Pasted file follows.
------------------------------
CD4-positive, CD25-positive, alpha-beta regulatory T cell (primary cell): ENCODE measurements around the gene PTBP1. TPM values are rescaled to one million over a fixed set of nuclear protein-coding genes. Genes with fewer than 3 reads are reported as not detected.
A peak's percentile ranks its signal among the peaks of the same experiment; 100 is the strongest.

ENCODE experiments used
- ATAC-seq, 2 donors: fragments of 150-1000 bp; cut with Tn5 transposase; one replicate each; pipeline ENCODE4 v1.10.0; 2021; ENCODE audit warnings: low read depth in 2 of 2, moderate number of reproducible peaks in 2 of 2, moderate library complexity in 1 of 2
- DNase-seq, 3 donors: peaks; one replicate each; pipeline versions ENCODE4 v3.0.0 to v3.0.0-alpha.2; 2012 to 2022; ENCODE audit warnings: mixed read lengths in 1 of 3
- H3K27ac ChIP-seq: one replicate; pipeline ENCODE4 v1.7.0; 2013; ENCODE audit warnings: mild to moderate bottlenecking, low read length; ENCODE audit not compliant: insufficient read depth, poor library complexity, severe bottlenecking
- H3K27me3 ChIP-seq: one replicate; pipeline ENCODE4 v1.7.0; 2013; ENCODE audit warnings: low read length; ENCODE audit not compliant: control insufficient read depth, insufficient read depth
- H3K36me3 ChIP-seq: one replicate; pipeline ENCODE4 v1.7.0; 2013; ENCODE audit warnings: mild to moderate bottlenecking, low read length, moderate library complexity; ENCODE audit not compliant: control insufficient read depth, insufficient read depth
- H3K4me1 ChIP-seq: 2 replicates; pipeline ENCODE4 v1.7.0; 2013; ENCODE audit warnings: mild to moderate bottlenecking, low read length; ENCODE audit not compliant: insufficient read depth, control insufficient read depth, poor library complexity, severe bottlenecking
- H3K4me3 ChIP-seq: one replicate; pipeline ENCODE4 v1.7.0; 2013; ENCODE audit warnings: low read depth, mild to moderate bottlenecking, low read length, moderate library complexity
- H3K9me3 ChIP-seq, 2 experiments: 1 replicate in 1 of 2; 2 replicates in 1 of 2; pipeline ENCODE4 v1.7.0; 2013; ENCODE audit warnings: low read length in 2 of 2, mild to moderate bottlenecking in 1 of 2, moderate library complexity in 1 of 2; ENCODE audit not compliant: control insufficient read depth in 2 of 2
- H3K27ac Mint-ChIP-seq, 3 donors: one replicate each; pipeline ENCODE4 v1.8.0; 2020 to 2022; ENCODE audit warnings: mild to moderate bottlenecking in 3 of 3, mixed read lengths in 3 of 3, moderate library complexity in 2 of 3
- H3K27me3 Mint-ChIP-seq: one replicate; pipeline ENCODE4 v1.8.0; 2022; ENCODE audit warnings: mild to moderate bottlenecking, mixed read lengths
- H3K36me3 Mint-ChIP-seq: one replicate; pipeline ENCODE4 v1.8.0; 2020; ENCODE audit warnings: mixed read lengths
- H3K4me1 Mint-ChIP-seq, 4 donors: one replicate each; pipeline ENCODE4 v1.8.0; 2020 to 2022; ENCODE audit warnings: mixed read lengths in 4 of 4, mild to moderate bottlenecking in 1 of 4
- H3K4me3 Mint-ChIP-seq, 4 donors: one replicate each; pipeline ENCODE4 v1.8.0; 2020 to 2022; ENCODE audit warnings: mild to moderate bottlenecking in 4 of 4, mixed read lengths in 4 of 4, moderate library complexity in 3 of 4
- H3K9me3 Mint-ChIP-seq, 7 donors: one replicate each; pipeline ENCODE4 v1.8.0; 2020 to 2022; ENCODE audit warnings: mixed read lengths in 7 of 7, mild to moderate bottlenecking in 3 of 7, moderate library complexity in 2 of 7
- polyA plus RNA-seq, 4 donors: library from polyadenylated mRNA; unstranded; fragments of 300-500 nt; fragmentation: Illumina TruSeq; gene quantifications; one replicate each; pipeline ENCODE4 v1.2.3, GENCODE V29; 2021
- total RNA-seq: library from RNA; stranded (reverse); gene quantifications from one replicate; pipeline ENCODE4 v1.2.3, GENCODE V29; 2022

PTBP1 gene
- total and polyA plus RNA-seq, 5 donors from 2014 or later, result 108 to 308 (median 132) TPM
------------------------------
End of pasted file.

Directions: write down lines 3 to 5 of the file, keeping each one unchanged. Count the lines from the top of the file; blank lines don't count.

ENCODE experiments used
- ATAC-seq, 2 donors: fragments of 150-1000 bp; cut with Tn5 transposase; one replicate each; pipeline ENCODE4 v1.10.0; 2021; ENCODE audit warnings: low read depth in 2 of 2, moderate number of reproducible peaks in 2 of 2, moderate library complexity in 1 of 2
- DNase-seq, 3 donors: peaks; one replicate each; pipeline versions ENCODE4 v3.0.0 to v3.0.0-alpha.2; 2012 to 2022; ENCODE audit warnings: mixed read lengths in 1 of 3